How did you do with your 2018 tax bill? Did you pay more or less tax in 2018 than you did in previous years?
Whether you were a beneficiary of the 2017 Tax Cuts and jobs Act or not, now is a good time to begin tax planning for the year ahead.
Below are 5 ideas to help you pay less tax this year.
Adjust your withholdings. A lot of people got stung with a bill from the IRS when they completed their 2018 tax return. In some cases, there may have been a penalty for underpayment of your Federal income tax.
To avoid this problem in 2019 you will need to adjust the amount of tax withheld from your paycheck (or IRA distribution, pension amounts, etc.). Knowing exactly how much to withhold is tricky. To help taxpayers get an idea of how much tax to withhold from their paycheck, the IRS has created a Withholding Calculator. You can find it here.
A word of warning, completing the calculator has been criticized as being nearly as difficult as completing the tax return itself. However, entering the inputs now while your tax info is fresh in your mind will help.
Start an IRA. Everyone with earned income from a job can contribute to an IRA. Not everyone can deduct their IRA contributions from their taxable income. For your contribution to be tax deductible, your income needs to fall within a certain range and you may not qualify if you have a qualified retirement plan at work.
If you and your spouse are covered by a retirement plan at work (most people are), click here to get an idea if you will qualify to deduct an IRA contribution next year.
If you or your spouse are NOT covered by a retirement plan at work, click here for more information.
Consider a Roth IRA. Roth IRAs are never deductible, but contributions grow tax deferred and distributions are generally tax-free after age 59 ½. Roth IRAs won’t help you reduce your taxes this year, but they can play a key role in keeping your taxable income down in retirement.
Besides, if you are going to save and invest for the future, why not use an account that is tax free?
Increase your 401(k) or retirement plan contribution. If you are age 50 or older this year, the IRS allows you to contribute an extra $5,000 to your retirement plan making for a maximum contribution of $24,000.
If you work for a state or local government and participate in a 457 Deferred Compensation plan, the contribution limits can be even higher. The contribution amount on a 457 plan is the same as a 401(k), $19,000. However, the catch-up contribution allows employees over age 50 to contribute up to $38,000 a year during the final three years preceding retirement.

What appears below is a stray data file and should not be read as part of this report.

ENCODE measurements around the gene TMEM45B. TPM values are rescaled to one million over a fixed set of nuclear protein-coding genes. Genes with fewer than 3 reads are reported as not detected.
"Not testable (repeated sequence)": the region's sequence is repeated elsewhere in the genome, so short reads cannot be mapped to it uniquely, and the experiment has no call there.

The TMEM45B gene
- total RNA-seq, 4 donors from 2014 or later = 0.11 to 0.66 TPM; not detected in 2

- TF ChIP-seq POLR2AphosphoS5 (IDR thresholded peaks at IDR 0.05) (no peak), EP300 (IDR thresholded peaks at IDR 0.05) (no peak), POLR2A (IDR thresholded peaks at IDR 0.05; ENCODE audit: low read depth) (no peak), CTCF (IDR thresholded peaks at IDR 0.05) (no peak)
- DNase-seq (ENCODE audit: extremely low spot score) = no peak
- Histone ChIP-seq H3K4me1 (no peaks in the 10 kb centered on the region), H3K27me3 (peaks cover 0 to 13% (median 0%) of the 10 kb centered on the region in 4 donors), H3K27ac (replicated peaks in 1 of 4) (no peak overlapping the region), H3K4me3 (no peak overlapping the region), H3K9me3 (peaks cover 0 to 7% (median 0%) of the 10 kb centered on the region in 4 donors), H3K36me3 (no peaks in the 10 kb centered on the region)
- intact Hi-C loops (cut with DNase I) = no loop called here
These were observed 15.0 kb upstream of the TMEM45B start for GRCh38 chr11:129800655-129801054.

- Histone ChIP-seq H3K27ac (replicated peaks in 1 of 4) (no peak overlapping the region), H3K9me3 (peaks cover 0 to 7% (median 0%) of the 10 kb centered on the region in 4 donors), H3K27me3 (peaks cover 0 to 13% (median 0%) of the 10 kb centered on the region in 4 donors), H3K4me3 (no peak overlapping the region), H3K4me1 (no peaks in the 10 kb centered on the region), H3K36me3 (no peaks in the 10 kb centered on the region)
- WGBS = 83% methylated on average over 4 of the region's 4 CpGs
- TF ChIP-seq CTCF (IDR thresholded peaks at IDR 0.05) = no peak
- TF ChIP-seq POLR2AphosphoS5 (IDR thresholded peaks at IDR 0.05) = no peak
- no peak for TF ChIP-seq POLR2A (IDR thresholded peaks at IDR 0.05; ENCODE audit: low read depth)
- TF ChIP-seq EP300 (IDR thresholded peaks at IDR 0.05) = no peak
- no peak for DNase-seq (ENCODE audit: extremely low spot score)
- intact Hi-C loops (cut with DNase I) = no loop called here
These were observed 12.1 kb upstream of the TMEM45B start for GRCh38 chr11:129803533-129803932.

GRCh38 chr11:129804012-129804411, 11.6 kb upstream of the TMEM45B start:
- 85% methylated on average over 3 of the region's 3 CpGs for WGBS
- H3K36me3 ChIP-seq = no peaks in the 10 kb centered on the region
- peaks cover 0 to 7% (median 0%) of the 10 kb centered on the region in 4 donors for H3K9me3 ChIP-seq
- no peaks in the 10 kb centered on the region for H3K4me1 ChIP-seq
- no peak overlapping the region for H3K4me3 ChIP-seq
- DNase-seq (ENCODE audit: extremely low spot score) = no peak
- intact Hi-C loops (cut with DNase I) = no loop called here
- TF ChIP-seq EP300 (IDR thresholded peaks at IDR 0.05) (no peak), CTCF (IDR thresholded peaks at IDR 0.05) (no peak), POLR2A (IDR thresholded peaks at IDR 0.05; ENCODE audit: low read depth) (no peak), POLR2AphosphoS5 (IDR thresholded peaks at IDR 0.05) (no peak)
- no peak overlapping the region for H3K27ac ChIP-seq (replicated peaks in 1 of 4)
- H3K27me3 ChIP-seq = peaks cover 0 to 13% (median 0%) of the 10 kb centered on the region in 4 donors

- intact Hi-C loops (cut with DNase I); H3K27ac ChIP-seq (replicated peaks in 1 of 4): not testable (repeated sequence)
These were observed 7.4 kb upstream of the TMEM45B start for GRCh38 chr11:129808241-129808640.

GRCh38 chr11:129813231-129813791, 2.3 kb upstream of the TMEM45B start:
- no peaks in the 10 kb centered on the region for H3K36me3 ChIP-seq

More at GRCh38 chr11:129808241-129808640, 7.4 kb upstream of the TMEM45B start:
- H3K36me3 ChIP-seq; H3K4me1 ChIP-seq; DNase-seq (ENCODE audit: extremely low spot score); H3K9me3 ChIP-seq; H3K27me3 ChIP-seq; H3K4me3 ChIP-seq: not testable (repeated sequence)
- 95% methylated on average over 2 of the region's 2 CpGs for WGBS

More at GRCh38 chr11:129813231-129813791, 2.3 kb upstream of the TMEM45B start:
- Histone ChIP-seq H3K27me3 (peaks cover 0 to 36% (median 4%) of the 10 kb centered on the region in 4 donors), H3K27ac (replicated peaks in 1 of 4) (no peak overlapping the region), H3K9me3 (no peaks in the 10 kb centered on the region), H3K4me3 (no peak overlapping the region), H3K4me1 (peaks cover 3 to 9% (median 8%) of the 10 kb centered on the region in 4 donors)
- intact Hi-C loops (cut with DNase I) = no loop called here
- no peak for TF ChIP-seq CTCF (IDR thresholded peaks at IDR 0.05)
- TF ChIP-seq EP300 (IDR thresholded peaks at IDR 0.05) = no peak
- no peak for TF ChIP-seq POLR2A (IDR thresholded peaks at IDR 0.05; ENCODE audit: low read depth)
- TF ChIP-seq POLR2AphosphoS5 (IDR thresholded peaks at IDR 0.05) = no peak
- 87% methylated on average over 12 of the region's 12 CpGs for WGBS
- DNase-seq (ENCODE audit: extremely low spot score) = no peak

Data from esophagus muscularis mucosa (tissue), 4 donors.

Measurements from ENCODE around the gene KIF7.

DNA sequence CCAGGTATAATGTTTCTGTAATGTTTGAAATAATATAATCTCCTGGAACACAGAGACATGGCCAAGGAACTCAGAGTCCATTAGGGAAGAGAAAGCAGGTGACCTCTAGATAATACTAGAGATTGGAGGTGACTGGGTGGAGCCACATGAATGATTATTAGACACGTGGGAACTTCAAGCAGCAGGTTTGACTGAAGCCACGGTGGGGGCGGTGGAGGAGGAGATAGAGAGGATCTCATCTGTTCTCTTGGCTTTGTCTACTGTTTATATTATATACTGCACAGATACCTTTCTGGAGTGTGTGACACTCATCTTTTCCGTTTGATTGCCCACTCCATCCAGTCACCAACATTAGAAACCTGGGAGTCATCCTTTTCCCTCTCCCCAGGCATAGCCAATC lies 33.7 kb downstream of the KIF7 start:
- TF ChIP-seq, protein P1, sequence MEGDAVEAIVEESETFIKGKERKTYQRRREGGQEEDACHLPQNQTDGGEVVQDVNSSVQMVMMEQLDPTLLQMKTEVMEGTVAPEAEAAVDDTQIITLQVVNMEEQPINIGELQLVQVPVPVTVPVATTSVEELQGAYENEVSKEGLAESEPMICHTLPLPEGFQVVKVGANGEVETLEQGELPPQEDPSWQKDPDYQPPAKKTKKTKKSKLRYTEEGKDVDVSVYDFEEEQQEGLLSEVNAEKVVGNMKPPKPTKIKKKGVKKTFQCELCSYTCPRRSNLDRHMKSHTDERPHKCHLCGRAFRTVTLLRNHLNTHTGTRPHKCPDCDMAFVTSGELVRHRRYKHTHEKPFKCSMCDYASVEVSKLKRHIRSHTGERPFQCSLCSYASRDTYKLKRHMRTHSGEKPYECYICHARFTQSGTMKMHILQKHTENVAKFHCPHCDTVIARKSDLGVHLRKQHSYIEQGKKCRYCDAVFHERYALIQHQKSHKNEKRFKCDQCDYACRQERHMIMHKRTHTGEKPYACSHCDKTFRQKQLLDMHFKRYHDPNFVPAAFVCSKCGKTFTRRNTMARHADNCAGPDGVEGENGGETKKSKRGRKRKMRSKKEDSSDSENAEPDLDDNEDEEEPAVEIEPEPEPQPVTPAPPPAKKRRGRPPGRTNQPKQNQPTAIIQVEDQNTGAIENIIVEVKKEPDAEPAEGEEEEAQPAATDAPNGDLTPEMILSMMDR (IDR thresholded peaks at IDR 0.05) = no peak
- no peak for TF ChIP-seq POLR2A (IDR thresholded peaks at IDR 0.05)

Pay more tax now. Tax accountants, financial planners and others have long counseled their clients to minimize and defer taxes as long as possible. This is still good advice, most of the time.
For retired people in lower tax brackets over age 59 1/2, it may make sense to take distributions from pre-tax retirement plans and IRAs, and pay the tax now rather than later.
This is because at age 70 ½ the IRS forces IRA owners to take out a “Required Minimum Distribution” or RMD.
By age 70 or so, you will also be receiving any Social Security and any pension benefits to which you and your spouse maybe entitled. Combine that with your IRA RMD and your taxable income could rise significantly, possibly forcing you into a much higher tax bracket.
If you are in the 12% marginal Federal income tax bracket today, your IRA distributions could end up being taxed at 22% or more in the future. What’s more, the current tax rates are set to expire at the end of 2025 making it possible that both tax rates and tax brackets could be higher in the future even if your income isn’t.
Meet with your financial or tax advisor. Federal and state income taxes may be your largest single expense, even more than healthcare and your mortgage payment combined. Providing your financial advisor with a copy of your tax return and reviewing your tax situation helps them help you keep this expense under control.
Retirement income planning and managing your tax burden can be complicated. Reviewing your tax return, anticipating future income needs and sources, and creating a long-term plan to minimize taxes is the key to a solid financial plan.
Talk to your financial advisor and/or tax professional to determine a long-term tax strategy that makes sense for you and your family.